Olympic swimmer Michael Phelps has admitted to doing it, saying “chlorine kills it, so it’s not bad.” Peeing in the pool is inarguably a gross habit, but now science is telling us that it’s also harmful to our health.
A new study says chlorine doesn’t, in fact, kill the contents of our urine, but rather reacts with it to create potentially dangerous byproducts. The research, published in the journal Environmental Science & Technology, used a technique called membrane introduction mass spectrometry to measure the presence of dangerous byproducts in pools. Uric acid from human urine mixes with chlorine to create the cyanogen chloride (CNCI) and trichloramine (NCl3). CNCI is a toxic compound that can harm organs like the lungs, heart, and central nervous system. NCl3 has been linked with acute lung injury.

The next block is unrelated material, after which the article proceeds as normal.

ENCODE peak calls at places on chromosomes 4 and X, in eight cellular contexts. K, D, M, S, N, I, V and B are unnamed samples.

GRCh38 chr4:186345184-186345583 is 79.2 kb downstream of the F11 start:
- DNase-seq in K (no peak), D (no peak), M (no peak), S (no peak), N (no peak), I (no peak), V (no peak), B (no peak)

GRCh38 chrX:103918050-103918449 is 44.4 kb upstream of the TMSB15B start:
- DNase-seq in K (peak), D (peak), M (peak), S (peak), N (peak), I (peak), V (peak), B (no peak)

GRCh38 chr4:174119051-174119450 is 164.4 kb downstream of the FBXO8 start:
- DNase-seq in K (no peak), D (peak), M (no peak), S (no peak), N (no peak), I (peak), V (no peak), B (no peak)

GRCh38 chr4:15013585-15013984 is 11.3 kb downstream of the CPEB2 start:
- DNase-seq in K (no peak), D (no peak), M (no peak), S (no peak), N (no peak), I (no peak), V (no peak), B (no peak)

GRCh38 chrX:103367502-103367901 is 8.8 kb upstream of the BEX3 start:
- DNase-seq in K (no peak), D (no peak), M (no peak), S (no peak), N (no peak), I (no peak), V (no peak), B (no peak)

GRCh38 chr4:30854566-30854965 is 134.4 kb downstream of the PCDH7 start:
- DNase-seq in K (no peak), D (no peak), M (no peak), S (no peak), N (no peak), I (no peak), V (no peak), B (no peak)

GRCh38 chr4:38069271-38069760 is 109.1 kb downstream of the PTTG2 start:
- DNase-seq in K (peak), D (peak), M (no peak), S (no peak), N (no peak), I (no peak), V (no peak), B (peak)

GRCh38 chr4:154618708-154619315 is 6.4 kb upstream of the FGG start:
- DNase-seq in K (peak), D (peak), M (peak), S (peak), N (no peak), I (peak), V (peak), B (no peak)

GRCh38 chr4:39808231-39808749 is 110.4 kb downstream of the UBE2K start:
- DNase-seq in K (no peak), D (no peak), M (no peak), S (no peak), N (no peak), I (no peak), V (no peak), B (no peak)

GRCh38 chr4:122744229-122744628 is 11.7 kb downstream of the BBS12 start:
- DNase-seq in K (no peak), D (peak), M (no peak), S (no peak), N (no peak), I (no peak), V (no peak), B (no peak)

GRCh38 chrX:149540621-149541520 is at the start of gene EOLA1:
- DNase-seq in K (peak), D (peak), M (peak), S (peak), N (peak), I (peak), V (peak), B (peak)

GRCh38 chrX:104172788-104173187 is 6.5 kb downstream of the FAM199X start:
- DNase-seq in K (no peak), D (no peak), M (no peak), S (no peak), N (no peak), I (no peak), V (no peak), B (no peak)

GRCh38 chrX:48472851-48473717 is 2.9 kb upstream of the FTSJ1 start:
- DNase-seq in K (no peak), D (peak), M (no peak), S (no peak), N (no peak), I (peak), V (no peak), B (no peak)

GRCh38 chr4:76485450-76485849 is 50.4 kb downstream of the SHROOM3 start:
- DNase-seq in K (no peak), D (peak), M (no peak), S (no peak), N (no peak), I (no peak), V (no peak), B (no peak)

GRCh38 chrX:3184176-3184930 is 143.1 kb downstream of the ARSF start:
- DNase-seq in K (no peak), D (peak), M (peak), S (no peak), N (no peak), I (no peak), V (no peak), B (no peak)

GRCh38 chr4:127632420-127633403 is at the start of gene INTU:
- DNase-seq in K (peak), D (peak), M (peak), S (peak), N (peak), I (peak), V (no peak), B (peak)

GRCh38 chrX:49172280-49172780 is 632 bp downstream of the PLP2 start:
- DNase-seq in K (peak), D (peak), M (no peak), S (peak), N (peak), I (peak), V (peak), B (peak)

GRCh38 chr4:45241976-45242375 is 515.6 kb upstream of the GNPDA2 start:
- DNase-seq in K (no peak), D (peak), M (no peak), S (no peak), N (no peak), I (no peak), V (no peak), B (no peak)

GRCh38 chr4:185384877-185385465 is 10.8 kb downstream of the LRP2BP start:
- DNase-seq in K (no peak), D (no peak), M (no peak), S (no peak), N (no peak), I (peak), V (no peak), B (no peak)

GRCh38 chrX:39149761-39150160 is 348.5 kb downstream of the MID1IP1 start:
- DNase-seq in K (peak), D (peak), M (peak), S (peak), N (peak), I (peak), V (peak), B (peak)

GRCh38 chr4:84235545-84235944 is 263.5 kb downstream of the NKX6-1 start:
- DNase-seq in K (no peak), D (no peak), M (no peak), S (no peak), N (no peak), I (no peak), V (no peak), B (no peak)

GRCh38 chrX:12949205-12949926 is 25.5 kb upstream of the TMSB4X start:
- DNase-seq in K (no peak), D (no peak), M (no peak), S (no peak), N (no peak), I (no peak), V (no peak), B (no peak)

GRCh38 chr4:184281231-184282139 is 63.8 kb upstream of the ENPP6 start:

“A common misconception within the swimming community is that urination in pools is an acceptable practice, although signs and placards are posted in many pools to encourage proper hygiene. It is also well known that many swimmers ignore these warnings, particularly noteworthy among these are competitive swimmers,” said study author Ernest R. Blatchley III, a professor of civil engineering at Purdue University, in a statement.
So the next time you’re at the swimming pool, heed those warning signs but also be wary of your fellow swimmers. And it’s probably best to avoid the kiddie pool.
- How the Biden Administration Lost Its Way
- Hanya Yanagihara Is Never Going to Read Your Mean Tweets
- Inside Finland's Plan to End All Waste by 2050
- Chloe Kim Is Ready to Win Olympic Gold Again—On Her Own Terms
- Asia Has Kept COVID-19 at Bay for 2 Years. Omicron Could Change That
- Investors Are Sinking Real Money Into Virtual Real Estate, With No Guarantees
- The Man Putin Fears